By Arun Fulara. Posted on October 10, 2017
As seminal a moment as the Partition is in our history and as important and relevant its impact on our collective psyche, the event has barely been commemorated in our cinema. As if an unspoken understanding existed amongst filmmakers in our post-partition history to not depict the horrendous events that followed in its aftermath. Maybe it made sense then. The nation was new and fragile and the wound, too deep and fresh to be scratched at. However, what doesn’t make sense is why Hindi cinema continued to ignore this most momentous event of the 20th century in the sub-continent’s history. There’ve been just a handful of films made in Bollywood around partition and amongst these, M.S. Sathyu’s Garm Hava stands head and shoulders above the rest.
The film follows the declining fortunes of Salim Mirza, a Muslim shoe merchant in Agra, in the immediate aftermath of the Partition and his struggles to retain a life of dignity in an increasingly hostile environment. The creation of Pakistan has split the Muslim community into two, with some of them leaving their homes in India to build new lives in the newly formed nation. Salim Mirza, however, refuses to leave what he rightfully believes is his homeland. The animosity, according to him, is transient and will blow over but not everyone in his family agrees with him. Mirza stumbles from one setback to another, professional as well as personal, till he’s lost everything and everyone close to him to either Pakistan or death. Broken and dispirited, he finally agrees to move to Pakistan but changes his mind at the last moment as he sees a group of young men protesting for change.
Novelistic in its approach, the film paints a vivid picture of what it meant to be an Indian Muslim in those tumultuous times. As serious as the theme is, the film is surprisingly humorous. It’s as much a portrait of an old-world North Indian family dealing with change and crisis as it is the story of partition. Sathyu beautifully captures the dynamics of the various relationships that exist in the Mirza household through scenes and dialogues that feel organic.
The film is Indian to the core in its use of motifs and melodrama, but it does bring to mind the Italian neo-realist cinema of Vittorio De Sica. Post-war depredations, the despair of a common man with old-world values struggling in a new society full of strife, and the slow unraveling of his world are things it has in common with both Umberto D and Bicycle Thieves. While De Sica explores his world through the lens of class, Sathyu does it through that of religion.
Made on limited funding from NFDC coupled with money borrowed from friends, the film is sadly, as relevant today, as it was then. The film screened last week in Mumbai in the presence of Sathyu and Shama Zaidi, the writer of the film, both of whom spoke with the audience post the screening.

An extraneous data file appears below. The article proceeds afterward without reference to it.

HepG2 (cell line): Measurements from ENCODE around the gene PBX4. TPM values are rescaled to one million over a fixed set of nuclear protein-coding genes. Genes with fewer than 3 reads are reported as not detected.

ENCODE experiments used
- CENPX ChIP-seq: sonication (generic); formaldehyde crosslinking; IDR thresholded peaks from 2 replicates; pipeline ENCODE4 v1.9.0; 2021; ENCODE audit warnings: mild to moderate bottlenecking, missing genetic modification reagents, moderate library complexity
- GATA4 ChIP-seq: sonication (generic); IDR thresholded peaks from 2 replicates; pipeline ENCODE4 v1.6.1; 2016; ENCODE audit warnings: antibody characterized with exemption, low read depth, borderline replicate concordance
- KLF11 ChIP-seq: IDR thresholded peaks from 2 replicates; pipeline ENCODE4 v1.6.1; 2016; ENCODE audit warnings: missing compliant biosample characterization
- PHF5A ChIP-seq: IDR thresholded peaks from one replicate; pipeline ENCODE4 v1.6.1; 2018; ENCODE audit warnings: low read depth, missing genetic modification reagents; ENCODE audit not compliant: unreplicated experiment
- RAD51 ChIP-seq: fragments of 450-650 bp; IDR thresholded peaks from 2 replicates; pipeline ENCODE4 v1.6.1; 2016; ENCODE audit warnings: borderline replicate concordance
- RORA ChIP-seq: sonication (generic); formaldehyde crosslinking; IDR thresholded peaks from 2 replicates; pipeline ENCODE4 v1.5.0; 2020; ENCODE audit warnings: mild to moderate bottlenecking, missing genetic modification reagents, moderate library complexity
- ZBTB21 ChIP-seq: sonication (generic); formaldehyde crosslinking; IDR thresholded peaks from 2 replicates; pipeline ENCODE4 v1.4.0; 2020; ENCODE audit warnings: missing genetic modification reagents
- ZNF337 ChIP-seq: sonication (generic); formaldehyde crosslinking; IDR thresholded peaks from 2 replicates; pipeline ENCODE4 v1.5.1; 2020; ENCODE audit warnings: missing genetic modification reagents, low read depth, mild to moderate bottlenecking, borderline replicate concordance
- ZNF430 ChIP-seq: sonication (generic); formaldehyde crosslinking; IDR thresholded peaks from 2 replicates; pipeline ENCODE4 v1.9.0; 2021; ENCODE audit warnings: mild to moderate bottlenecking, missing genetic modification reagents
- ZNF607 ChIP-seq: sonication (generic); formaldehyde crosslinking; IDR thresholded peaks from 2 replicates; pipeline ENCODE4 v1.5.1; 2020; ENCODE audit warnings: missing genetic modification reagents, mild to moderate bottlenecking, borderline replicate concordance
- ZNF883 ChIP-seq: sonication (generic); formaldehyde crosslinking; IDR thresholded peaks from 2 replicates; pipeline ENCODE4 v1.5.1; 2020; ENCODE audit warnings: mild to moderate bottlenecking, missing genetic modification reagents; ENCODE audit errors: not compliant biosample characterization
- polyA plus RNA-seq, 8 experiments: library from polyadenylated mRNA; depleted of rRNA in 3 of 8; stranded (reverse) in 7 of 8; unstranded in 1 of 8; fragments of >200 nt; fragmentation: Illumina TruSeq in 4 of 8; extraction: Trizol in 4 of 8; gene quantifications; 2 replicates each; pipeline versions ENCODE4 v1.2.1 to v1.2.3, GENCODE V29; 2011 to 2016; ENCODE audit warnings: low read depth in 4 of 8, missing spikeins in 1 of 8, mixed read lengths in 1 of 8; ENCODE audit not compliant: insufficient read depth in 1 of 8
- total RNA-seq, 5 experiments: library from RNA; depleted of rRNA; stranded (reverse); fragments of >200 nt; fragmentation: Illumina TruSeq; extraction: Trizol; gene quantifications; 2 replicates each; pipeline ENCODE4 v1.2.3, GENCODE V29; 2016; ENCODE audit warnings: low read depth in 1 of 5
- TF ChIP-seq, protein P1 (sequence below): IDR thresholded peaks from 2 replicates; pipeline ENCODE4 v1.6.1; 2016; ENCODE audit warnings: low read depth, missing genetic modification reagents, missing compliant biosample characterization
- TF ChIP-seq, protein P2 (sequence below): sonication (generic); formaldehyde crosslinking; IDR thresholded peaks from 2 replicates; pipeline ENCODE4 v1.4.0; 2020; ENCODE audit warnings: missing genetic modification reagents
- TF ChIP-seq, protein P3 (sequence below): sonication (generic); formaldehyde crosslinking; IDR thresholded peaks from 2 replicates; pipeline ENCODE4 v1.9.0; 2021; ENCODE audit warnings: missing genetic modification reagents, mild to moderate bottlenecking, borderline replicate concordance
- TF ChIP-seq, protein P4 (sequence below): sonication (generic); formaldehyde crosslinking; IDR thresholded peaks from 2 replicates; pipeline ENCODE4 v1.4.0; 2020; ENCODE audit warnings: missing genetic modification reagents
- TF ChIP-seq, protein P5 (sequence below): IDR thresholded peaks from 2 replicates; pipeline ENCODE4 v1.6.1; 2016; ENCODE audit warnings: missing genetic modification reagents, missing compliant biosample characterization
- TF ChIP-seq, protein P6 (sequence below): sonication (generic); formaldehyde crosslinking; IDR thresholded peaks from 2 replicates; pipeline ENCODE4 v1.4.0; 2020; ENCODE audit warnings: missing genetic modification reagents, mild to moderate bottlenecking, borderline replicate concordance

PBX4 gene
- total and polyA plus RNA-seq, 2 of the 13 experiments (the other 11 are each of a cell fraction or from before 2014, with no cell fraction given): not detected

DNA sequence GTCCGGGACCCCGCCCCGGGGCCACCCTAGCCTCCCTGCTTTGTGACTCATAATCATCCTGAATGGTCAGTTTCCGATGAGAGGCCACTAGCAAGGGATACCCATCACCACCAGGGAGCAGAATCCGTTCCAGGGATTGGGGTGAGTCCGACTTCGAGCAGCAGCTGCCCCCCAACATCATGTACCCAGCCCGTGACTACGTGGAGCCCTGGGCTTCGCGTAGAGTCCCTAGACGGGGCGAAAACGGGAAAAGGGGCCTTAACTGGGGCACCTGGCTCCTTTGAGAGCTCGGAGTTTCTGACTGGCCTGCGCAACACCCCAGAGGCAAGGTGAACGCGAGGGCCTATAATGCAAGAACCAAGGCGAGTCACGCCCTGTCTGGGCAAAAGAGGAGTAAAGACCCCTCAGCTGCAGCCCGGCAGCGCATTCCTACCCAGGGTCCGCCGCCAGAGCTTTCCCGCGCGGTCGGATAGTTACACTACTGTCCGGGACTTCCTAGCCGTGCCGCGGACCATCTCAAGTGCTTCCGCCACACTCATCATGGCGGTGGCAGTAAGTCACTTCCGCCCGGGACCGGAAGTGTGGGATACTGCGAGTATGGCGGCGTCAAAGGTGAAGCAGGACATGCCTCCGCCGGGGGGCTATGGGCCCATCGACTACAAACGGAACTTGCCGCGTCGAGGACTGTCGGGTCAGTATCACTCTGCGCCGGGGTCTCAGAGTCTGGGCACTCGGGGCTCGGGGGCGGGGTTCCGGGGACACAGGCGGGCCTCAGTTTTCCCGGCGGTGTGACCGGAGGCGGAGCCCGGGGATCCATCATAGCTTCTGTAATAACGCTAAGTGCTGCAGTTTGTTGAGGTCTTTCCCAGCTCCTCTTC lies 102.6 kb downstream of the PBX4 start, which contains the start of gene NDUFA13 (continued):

MS Sathyu and Shama Zaidi during the making of Garm Hava
“Films are not made just with money, they are made with ideas”, said Sathyu to a query on how they managed to pull off the film in such a small budget. He might have added ‘conviction’ to it for all the actors in the film worked for almost next-to-no-money. It’s a political film made by a cast and crew full of IPTA members. From Kaifi Azmi and Shama Zaidi who wrote the film to Balraj Sahni, AK Hangal and Shaukat Azmi who played key roles in it to the supporting cast filled with theater actors from Delhi and Agra, almost all of them subscribed to the progressive left-leaning ideology of IPTA.
Recounting the journey of the film, Zaidi said that it started when the writer Rajinder Singh Bedi suggested that a film should be made on those Muslims who’d chosen to stay behind post the partition. Ismat Chugtai, the famous Urdu writer, wrote the first draft of the story and promptly lost it. She wrote another draft, slightly different this time and handed it over to Zaidi to flesh it out into a screenplay. Luckily for Zaidi, she’d read the first draft and used elements from both to write the final screenplay in collaboration with Kaifi Azmi.
“We don’t make historical films and even when we do, they are launda-laundi films. Like Mughal-e-Azam is a love story, not a historical film”, said Zaidi when asked why we shy away from making period films.
The film remained stuck at the censor board for over ten months as the board feared that it could raise communal tensions in the country. Only when the then Prime Minister, Indira Gandhi, had seen the film and loved it, did it eventually release. In a delicious twist of irony it won the National Award for the best film on National Integration in 1974. The film travelled to Cannes and competed for the Palme D’Or and was also India’s entry to the Academy Awards in 1974.
The film serves as a mirror to our times and the climax of the film may yet hold a solution for those of us who despair of the growing polarization today. Instead of outraging from the confines of our bedrooms and cubicles, we may be better served by joining those who are raising a voice against injustice.